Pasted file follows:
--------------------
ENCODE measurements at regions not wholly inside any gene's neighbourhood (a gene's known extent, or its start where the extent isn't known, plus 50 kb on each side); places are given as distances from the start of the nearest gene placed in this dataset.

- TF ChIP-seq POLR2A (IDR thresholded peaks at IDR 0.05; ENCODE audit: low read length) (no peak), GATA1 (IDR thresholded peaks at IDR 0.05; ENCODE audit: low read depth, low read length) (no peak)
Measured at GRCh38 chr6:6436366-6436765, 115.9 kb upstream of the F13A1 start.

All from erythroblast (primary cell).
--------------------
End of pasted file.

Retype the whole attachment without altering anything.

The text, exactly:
ENCODE measurements at regions not wholly inside any gene's neighbourhood (a gene's known extent, or its start where the extent isn't known, plus 50 kb on each side); places are given as distances from the start of the nearest gene placed in this dataset.

- TF ChIP-seq POLR2A (IDR thresholded peaks at IDR 0.05; ENCODE audit: low read length) (no peak), GATA1 (IDR thresholded peaks at IDR 0.05; ENCODE audit: low read depth, low read length) (no peak)
Measured at GRCh38 chr6:6436366-6436765, 115.9 kb upstream of the F13A1 start.

All from erythroblast (primary cell).